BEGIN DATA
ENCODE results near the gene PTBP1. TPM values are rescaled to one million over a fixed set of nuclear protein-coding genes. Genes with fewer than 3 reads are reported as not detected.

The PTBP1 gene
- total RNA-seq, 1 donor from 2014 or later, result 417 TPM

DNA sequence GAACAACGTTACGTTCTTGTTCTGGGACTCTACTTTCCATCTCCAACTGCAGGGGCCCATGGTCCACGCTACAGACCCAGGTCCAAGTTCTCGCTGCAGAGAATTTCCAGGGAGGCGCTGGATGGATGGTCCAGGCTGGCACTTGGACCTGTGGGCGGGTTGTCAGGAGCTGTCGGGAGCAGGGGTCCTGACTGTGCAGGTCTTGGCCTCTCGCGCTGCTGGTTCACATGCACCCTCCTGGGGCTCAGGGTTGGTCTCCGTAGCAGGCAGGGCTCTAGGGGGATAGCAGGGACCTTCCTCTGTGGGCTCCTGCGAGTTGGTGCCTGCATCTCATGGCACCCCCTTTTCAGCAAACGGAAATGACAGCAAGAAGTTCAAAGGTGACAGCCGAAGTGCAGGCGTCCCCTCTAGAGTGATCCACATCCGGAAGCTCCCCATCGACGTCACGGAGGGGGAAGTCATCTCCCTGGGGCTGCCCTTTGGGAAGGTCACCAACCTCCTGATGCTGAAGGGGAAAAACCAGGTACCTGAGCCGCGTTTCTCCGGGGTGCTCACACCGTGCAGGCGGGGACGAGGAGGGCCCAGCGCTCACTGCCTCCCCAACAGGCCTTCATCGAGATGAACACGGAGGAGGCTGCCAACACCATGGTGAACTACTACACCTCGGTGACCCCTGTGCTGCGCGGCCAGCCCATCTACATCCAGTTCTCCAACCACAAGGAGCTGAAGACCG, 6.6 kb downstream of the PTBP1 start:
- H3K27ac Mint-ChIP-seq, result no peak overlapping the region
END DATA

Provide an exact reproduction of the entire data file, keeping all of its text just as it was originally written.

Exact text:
ENCODE results near the gene PTBP1. TPM values are rescaled to one million over a fixed set of nuclear protein-coding genes. Genes with fewer than 3 reads are reported as not detected.

The PTBP1 gene
- total RNA-seq, 1 donor from 2014 or later, result 417 TPM

DNA sequence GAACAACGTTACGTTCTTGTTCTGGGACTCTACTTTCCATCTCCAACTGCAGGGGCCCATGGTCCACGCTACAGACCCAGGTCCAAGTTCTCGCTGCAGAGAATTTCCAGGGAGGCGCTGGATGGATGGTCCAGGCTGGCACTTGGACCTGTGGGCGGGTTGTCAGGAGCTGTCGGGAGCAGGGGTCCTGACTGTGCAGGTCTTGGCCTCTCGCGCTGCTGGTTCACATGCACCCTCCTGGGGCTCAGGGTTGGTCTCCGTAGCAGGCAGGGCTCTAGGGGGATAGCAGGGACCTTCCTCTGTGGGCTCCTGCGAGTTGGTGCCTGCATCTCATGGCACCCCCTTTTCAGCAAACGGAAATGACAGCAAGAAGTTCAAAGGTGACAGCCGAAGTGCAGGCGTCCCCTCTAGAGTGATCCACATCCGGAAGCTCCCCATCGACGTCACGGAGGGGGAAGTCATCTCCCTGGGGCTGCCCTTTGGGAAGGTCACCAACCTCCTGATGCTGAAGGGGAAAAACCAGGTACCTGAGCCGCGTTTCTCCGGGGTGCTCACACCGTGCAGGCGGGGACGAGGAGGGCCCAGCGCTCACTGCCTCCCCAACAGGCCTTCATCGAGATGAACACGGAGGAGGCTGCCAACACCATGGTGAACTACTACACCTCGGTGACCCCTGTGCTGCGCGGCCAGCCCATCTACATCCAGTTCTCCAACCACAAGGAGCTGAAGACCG, 6.6 kb downstream of the PTBP1 start:
- H3K27ac Mint-ChIP-seq, result no peak overlapping the region